It is not a pleasure I have every day or week to witness excellent musicians, however, for the better part of this year, I have been lucky to revel in some performances that, although not necessarily thrown to evoke great emotion, were very much enjoyable. This week’s showcase was one such event and it couldn’t have been more beautiful.

Wassa Sainte Nébuleuse – how fresh, well pronounced and dynamic! Over the duration during which she performed, I found her to be a good musician. Her dominating status certainly owed not only to her full-bodied vocal capabilities but also to her delicate and playful nature which was a good reason to engage whenever she asked the audience to join in.

All the same, the concert’s time was short spanning a little less than 2 hours and, in spite of a repertoire that suited her like a glove, I found Wassa’s staying power a shortcoming. Nonetheless, it was free concert and with free things, perhaps we are not to expect much.

From the moment I came across the poster, it was a certainty that I had to attend Breathe and so, on Sunday quarter to 3 thereabouts, I diligently walked to Alliance Française for the penult show. How do I tell you how much pleasure the cast gave me that afternoon? Or how much more interested I am now in the details concerning all that Biko has been through? It is my assumption that you all read, or have read, Jackson Biko’s blog, The fact is that the written works of Jackson Biko entertain as much as they inspire.

A few minutes past 3 and we were asked to rise, as is customary in Kenyan theatre, to sing the national anthem at the start of the play which opened with a monologue from one of the shared voices – Gilbert Lukalia. Thereafter, the setting changed to a room with all shared voices present and it is here that the action really began.

The multi-talented cast of 9 all of whom impersonated Biko impressed me. Each of their individual performances added up to more than the sum of what I expected. I imagine that, like me, some of you are easily prompted by feelings and are thus eternally grateful for stage managers throwing the switch. My poor, by the time we were halfway through, I was a teary mess! The best ‘lol’ of the day came at the end of the performance when they goofed on the photo sessions in Kikuyu burials and the inflation of Luo burials; yes, sometimes death does give us a certain parodic dimension which advances to us our peculiar attitudes and habits towards it.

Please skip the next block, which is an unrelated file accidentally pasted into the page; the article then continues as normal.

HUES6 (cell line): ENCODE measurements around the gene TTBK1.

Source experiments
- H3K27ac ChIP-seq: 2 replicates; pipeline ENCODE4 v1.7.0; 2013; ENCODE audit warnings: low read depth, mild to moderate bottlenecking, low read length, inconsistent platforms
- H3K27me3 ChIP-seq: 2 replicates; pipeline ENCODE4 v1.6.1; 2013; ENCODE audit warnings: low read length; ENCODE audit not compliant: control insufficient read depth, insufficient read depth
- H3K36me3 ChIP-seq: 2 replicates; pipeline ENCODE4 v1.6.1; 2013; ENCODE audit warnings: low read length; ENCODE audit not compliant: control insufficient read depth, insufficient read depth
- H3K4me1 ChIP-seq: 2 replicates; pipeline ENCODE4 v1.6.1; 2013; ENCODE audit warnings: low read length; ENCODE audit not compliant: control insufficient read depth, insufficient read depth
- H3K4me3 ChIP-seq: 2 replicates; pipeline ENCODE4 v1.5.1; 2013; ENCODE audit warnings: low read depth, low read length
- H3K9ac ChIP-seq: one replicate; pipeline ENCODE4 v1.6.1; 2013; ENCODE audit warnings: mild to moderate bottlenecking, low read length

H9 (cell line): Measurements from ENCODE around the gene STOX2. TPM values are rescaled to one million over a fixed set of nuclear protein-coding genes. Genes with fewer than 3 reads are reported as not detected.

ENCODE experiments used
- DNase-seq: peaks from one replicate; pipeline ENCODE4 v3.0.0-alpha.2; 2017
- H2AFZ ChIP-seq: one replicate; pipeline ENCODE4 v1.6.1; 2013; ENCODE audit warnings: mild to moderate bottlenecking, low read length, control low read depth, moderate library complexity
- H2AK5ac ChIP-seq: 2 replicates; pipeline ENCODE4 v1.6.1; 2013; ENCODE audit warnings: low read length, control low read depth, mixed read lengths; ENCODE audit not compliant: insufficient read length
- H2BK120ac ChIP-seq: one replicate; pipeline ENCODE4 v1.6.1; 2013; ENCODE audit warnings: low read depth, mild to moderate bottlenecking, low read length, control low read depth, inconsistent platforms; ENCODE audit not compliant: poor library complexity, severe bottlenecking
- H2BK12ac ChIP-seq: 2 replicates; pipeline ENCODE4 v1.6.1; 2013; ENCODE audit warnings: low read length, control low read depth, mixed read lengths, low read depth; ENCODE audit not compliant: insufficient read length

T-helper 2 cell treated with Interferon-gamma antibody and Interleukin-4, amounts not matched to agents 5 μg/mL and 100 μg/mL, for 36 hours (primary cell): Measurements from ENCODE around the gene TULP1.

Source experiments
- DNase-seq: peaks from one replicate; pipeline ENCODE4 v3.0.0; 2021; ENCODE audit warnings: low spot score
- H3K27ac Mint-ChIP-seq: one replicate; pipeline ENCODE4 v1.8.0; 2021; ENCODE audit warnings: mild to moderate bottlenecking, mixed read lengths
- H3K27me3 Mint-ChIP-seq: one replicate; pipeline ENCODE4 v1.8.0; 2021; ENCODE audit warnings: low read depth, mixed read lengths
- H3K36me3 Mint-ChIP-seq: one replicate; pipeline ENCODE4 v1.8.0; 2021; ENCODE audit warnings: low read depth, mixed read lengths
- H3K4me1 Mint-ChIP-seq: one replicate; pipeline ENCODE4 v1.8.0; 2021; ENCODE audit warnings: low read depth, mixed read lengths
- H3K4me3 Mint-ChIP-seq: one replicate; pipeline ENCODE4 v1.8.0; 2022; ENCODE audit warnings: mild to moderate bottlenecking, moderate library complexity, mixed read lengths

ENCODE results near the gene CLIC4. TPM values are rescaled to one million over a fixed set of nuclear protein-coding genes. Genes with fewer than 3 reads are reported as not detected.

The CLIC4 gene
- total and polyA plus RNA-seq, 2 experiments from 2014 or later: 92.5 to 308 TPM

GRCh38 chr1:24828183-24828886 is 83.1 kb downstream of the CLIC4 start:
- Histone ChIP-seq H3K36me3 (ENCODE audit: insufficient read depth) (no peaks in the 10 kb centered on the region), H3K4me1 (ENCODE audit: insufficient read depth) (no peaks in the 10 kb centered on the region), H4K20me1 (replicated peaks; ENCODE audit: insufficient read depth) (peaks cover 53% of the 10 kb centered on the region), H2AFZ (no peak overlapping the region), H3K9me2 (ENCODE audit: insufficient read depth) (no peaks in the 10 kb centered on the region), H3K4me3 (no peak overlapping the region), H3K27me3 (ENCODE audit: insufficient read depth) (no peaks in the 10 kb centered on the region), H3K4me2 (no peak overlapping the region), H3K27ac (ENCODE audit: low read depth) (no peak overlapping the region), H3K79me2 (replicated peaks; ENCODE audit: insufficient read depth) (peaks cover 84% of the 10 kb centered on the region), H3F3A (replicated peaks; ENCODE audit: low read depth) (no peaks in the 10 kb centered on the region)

Rolling in one after another, the cast animated a number of selected stories: Mary Mwikali and Wakio Mzenge powerful relayed to us the sinister coldness of cancer in Pray for Jane and Mommy Will Be Just Fine. Wanjiku Mburu adapted Nobody Wins highlighting the incredible ‘complexity’ of a man and his drink and one of whose character, Mad Larry, forms the basis of Biko’s Drunk. Martin Githinji took us through A Long Post About Life with great hilarity while Nick Ndeda and Mwaura Bilal, in a highly engaging sense of melodrama, brought the intensely dramatic Just Friends to life.

Truly, Gilbert Lukalia was a revelation! This was my first time experiencing him on stage and while it is not necessary that I underline the intensity of what he did to me, his was a vivid portrait strongly projected particularly in his especial dramatization of Bradley. Here, I can add that what Gilbert did constituted the principle of a true thespian – confident, expressive, intelligent and, I believe, introspective.

Lastly, if it is your job, as I have made it mine, to have opinions about music and are worried about airs that cause you more distress than pleasure, say for instance your enthusiasm wears thin at the incoherent blabber of trap, then I have excellent news! The background music was on point with all pieces in the repertoire doing a mighty fine job of steering the act through. Three cheers for the staging’s music supervisor.


In what esteem do I hold Back 2 Basics who did an excellent job of managing my expectations? Breathe felt as playful as it was melancholic and where this was a theme of loss and, perhaps reflecting on death, it was also about the importance of confrontation; a condition that has to be met by those who want to win in life.

*Disclaimer: Not everything lends itself to description; what I’ve written is but a superficial account of what transpired. Where I failed to make a great impression, I regret you’ll have to imagine it for yourselves. As for me, I came, I saw, I will come some more.